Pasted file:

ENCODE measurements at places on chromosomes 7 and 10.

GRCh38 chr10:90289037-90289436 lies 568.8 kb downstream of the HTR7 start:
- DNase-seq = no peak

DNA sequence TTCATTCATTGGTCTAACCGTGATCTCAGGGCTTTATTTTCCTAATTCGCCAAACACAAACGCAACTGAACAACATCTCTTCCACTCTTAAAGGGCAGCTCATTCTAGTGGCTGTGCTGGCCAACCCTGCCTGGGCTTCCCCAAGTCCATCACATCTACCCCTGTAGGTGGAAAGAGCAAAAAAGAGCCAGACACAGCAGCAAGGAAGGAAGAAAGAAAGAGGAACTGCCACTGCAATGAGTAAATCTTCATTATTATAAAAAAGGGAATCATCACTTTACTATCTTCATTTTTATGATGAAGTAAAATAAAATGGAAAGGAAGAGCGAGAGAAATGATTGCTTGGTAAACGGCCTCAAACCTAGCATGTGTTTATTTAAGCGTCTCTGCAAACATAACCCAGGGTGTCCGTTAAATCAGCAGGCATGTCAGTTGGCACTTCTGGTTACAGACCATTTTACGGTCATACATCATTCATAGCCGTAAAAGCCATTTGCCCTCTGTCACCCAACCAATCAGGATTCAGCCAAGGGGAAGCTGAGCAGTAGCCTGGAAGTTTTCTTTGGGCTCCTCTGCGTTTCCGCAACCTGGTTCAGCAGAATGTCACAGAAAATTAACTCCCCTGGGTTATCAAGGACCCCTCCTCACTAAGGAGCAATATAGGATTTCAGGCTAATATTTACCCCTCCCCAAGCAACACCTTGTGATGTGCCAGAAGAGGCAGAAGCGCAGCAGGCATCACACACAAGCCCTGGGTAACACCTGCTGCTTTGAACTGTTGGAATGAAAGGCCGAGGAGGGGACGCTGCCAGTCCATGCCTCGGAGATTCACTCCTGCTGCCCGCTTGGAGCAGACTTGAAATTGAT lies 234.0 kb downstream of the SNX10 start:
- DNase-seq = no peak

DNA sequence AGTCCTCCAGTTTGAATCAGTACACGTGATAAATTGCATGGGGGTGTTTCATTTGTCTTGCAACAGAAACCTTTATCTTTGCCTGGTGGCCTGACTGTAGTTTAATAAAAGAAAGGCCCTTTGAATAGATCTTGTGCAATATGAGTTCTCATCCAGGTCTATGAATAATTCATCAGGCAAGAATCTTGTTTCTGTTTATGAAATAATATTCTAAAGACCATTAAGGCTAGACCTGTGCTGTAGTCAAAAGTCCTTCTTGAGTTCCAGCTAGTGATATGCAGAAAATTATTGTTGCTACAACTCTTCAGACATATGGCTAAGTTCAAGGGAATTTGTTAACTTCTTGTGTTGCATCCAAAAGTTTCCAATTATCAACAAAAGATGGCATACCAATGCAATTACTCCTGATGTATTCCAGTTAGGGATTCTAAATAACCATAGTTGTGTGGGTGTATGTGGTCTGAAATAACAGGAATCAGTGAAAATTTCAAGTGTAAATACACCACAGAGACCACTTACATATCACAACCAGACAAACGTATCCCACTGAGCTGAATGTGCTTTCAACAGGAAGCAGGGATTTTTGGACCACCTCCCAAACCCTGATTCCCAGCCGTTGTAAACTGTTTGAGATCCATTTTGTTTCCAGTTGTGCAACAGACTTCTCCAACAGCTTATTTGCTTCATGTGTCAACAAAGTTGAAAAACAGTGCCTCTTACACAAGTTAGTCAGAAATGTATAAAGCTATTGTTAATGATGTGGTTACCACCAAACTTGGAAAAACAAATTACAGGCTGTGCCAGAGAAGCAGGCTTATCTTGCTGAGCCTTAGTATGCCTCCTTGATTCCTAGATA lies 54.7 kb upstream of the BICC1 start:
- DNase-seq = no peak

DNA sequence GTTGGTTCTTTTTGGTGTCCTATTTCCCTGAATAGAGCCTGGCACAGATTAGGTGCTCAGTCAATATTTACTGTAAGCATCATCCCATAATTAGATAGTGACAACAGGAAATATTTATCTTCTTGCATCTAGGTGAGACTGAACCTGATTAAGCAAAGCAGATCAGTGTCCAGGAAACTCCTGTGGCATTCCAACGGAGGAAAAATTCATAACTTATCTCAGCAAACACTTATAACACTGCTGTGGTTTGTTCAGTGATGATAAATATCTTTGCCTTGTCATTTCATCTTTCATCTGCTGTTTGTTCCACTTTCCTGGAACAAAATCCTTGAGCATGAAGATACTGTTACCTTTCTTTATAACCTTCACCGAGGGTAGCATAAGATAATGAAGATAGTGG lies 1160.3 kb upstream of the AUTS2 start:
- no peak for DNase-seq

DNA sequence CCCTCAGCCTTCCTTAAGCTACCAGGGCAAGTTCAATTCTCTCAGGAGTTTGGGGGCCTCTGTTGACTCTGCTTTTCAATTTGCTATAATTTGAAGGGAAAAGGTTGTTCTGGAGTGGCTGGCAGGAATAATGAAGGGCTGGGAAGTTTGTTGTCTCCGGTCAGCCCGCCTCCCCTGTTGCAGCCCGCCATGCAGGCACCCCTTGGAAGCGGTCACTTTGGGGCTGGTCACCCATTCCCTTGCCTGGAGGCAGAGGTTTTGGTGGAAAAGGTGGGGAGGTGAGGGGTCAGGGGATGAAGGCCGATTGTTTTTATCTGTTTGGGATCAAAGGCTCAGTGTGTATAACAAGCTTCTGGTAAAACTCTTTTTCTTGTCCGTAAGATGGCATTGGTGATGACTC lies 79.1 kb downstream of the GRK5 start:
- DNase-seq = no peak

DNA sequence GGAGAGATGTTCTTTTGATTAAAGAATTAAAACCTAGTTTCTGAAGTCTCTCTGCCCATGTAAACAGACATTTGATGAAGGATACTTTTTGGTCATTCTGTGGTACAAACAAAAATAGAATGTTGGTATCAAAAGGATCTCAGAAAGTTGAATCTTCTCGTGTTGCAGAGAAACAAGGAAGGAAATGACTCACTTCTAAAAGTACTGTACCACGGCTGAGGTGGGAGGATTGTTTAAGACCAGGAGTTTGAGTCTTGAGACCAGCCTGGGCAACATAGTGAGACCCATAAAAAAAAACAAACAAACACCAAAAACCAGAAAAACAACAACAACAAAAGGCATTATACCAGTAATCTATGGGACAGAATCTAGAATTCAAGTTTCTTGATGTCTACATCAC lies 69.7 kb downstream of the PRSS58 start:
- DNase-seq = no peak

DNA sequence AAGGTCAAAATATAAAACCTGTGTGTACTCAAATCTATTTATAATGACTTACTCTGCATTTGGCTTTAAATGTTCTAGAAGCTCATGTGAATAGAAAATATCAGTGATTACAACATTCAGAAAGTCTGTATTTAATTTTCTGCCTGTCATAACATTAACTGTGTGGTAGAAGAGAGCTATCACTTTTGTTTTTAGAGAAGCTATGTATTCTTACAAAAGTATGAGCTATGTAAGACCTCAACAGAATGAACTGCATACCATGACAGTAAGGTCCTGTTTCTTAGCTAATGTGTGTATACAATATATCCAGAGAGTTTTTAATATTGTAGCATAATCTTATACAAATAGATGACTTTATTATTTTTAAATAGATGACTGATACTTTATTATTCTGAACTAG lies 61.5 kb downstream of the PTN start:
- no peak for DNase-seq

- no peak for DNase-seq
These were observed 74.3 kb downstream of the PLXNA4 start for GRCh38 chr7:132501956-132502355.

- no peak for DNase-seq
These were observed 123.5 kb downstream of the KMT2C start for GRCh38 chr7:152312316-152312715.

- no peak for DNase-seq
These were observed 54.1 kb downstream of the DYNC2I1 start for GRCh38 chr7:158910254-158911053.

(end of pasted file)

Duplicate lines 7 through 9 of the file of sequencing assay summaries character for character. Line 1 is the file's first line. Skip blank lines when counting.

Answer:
- DNase-seq = no peak

DNA sequence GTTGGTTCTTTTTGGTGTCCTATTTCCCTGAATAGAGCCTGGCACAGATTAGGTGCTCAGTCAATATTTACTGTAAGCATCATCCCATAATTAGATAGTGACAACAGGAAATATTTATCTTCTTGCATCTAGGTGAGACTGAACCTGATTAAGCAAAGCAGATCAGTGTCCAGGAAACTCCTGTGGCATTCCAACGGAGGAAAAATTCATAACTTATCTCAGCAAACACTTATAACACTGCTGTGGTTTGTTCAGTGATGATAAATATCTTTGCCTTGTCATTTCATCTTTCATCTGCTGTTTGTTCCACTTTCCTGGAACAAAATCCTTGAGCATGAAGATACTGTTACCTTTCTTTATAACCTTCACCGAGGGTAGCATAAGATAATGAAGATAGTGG lies 1160.3 kb upstream of the AUTS2 start:
- no peak for DNase-seq